New York Travel Blog› entry 1 of 1 › view all entries
June 10th, 2007 – by: lorenzmartins
Lower Manhattan is the southernmost part of the island of Manhattan. It includes Wall Street, City Hall, The Municipal Building, the Financial District and Ground Zero (the site of the World Trade Center).
Wall Street was the first permanent home of the New York Stock Exchange, and over time Wall Street became the name of the surrounding geographic neighborhood.
The City Hall is the oldest one in the United States that still houses its original governmental functions.
The Manhattan Municipal Building is a 40-story building built to accommodate increased governmental space demands after the 1898 consolidation of New York City from The Five Boroughs ( Manhattan, Bronx, Brooklyn, The Queens and Staten Island).
Battery Park is a pubblic park from where ferries depart for the Ellis Island and the Statue of Liberty.
Up Financial District is the Lower East Side (Chinatown, Little Italy and Nolita) and the Lower West Side (Soho, Tribeca, Greenwich Village and Meetpaking park).
Chinatown is not so different from the other Chinatown in the big U.S. City but really nice is the Culumbus Park where Chinese old peolpe spend their time playing at chinese games.
About Little Italy, most of the neighborhood has been absorbed by Chinatown, as immigrants from China and other East Asian countries moved to the area. The northern reaches of Little Italy ceased to be recognizably Italian, and eventually became the neighborhood known today as NoLita, an abbreviation for North of Little Italy.
TriBeCa (TRIangle BElow CAnal street), once an industrial district dominated by warehouses, has undergone a major revitalization. Warehouses were converted into loft apartments and new businesses emerged, making it into a mixed zoning neighborhood.
SoHo: The name is a blend of "South" and "Houston", from "south of Houston Street", and has no relation to the district called Soho in London, England. Before its incarnation as a trendy locale, it was known as the Cast Iron District.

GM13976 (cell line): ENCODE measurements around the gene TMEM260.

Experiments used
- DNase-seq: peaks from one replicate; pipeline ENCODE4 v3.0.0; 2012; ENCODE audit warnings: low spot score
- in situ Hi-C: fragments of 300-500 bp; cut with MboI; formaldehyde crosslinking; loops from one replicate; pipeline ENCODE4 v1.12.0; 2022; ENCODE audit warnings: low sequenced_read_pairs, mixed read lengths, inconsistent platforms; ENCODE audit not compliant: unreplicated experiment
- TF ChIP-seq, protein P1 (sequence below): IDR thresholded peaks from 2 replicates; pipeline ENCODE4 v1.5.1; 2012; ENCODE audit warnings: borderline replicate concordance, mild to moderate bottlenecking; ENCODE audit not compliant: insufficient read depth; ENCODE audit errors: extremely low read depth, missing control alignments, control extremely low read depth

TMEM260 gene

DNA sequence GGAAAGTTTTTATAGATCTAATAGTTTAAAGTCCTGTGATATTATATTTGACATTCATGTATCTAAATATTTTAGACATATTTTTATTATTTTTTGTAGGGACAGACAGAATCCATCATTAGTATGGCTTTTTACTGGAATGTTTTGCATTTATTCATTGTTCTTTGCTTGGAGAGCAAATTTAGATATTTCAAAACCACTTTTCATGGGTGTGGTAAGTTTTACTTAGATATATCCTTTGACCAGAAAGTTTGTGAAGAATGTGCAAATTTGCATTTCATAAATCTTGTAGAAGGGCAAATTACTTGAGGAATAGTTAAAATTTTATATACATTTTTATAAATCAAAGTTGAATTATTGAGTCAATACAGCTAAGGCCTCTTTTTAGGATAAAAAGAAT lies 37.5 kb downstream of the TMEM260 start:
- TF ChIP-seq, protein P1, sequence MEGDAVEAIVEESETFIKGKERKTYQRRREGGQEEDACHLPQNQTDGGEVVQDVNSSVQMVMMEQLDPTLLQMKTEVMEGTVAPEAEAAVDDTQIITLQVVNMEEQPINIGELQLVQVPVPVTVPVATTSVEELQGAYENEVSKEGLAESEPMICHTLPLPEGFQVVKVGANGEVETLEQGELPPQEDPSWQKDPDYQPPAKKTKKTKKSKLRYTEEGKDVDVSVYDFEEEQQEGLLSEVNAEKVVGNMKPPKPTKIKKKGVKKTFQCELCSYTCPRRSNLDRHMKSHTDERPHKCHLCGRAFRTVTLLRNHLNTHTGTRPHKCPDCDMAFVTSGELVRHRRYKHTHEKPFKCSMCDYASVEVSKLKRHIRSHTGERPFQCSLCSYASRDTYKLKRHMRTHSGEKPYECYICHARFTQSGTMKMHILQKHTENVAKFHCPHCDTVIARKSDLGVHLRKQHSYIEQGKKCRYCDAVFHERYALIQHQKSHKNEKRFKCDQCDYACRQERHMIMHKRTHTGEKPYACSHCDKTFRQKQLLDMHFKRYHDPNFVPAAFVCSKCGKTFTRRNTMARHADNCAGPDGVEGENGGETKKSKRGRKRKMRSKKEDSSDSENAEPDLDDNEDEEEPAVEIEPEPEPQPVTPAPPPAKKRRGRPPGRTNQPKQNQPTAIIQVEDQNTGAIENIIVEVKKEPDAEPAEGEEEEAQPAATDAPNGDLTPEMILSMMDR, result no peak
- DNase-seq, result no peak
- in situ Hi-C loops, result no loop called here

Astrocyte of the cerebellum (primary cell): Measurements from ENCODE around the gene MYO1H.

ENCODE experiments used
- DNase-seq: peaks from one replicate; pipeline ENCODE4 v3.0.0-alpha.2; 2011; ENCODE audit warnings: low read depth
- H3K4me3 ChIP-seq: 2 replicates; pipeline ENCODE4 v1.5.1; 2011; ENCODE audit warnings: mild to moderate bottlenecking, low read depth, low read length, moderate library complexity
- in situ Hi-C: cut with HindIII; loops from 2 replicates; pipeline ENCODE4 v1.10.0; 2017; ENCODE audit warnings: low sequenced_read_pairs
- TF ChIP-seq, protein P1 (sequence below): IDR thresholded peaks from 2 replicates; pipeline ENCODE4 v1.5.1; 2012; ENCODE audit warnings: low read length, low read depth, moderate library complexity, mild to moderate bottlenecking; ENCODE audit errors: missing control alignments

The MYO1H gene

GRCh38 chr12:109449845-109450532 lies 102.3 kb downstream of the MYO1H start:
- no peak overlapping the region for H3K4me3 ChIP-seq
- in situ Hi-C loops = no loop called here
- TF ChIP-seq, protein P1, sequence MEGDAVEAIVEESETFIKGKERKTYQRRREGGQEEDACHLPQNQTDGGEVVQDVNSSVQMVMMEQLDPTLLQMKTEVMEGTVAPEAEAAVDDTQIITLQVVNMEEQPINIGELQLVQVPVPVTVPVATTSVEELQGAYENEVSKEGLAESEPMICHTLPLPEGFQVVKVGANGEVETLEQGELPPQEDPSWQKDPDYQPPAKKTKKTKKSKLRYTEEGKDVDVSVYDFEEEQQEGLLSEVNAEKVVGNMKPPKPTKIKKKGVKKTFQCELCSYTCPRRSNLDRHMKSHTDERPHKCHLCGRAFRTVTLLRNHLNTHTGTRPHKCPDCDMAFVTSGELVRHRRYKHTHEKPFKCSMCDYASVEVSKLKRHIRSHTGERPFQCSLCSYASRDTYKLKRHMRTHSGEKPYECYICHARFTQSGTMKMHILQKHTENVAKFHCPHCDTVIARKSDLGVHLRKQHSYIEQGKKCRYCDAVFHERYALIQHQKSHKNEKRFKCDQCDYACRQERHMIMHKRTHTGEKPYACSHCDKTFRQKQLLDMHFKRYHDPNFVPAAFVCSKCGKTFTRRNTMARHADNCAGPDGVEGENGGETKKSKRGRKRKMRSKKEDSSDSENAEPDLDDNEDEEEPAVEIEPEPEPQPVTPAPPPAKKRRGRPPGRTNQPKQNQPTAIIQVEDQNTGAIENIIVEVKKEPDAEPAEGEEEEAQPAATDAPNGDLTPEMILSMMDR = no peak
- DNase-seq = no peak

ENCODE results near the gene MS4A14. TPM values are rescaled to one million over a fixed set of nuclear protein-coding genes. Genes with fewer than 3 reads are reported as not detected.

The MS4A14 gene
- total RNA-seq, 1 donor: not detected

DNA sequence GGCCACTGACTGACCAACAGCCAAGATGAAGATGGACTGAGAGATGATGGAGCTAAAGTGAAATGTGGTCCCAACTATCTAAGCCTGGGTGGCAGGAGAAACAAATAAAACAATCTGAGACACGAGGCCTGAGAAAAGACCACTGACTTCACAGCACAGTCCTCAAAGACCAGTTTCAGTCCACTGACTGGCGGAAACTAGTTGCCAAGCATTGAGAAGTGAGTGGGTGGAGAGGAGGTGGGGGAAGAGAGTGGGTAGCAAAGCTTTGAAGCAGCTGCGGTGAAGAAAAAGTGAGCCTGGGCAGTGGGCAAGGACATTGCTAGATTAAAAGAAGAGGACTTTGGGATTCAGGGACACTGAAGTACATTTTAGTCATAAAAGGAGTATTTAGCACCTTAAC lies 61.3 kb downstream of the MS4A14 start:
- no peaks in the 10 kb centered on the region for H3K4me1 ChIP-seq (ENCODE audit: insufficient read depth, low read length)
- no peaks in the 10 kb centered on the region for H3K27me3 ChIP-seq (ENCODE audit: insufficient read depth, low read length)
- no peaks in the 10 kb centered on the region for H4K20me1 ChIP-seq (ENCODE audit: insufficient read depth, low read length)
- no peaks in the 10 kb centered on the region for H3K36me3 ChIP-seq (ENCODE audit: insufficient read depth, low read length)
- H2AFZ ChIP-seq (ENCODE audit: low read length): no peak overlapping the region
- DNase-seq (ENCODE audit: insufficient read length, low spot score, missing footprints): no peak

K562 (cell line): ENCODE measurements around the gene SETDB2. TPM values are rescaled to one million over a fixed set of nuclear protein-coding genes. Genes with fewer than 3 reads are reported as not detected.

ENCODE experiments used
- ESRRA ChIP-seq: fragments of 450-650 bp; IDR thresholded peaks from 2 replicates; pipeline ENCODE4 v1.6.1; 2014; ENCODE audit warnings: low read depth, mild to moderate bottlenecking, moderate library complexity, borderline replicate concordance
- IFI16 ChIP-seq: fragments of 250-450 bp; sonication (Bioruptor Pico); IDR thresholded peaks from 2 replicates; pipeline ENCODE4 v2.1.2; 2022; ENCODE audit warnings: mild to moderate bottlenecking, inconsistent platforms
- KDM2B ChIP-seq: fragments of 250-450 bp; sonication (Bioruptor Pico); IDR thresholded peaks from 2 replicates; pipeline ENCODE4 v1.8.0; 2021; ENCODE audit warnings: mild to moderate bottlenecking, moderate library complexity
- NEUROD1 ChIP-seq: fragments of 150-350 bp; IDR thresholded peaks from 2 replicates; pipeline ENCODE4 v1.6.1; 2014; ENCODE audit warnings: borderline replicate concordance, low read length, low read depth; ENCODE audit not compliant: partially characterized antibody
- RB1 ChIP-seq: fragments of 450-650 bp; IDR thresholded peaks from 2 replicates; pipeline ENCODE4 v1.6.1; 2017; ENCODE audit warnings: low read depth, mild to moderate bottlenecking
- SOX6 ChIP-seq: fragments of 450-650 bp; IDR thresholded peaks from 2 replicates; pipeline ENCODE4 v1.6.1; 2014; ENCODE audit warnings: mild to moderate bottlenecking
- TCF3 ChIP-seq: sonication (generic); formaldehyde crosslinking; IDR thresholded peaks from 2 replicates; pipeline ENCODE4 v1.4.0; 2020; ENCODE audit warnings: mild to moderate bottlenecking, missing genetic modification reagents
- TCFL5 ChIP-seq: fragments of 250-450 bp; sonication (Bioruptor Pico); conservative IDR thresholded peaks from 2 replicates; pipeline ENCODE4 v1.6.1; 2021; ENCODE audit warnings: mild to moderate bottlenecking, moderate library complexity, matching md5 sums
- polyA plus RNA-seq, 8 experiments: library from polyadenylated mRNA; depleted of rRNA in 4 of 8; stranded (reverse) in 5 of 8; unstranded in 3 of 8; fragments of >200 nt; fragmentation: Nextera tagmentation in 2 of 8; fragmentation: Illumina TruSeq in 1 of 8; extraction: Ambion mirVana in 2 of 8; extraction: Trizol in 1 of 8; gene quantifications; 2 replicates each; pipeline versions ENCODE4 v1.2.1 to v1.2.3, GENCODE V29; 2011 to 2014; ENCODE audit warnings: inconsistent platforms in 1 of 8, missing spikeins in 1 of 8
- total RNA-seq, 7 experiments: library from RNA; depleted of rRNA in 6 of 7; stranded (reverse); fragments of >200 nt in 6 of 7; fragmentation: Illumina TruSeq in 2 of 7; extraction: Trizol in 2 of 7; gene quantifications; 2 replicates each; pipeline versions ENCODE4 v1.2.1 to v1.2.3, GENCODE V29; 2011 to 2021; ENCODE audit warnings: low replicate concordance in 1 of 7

The Greenwich Village. Currently, artists and local historians bemoan the fact that the bohemian days of Greenwich Village are long gone, because of the extraordinarily high housing costs in the neighborhood.
The historic Washington Square Park is the center and heart of the neighborhood, but the Village has several other, smaller parks.
Midtown is the New York City home to world-famous commercial buildings as Rockefeller Center, Radio City Music Hall and the Empire State Building. Midtown encompasses many neighborhoods including Hell's Kitchen and Chelsea on the West Side, and Murray Hill, Kips Bay, Turtle Bay and Gramercy on the East Side. Places to visit in Midtown are: Times Square, Brodway and the Theatre District, U.N. Headquarter, Chrysler Building, Museum of Modern Art, St. Patric's Cathedral, Grand Central Terminal, New York Public Library, Madison Square Garden, Pennsylvania Station, Plaza Hotel, Bryant Park, Trump Tower,.. so there is a lot to see..
Central Park is a large public, urban park.
Harlem, long known as a major African American cultural and business center. After being associated for much of the twentieth century with black culture, but also crime and poverty, it is now experiencing a social and economic renaissance. Apollo Theater is one of the most famous clubs for popular music in the U.S., and certainly the most famous club associated almost exclusively with African-American performers.
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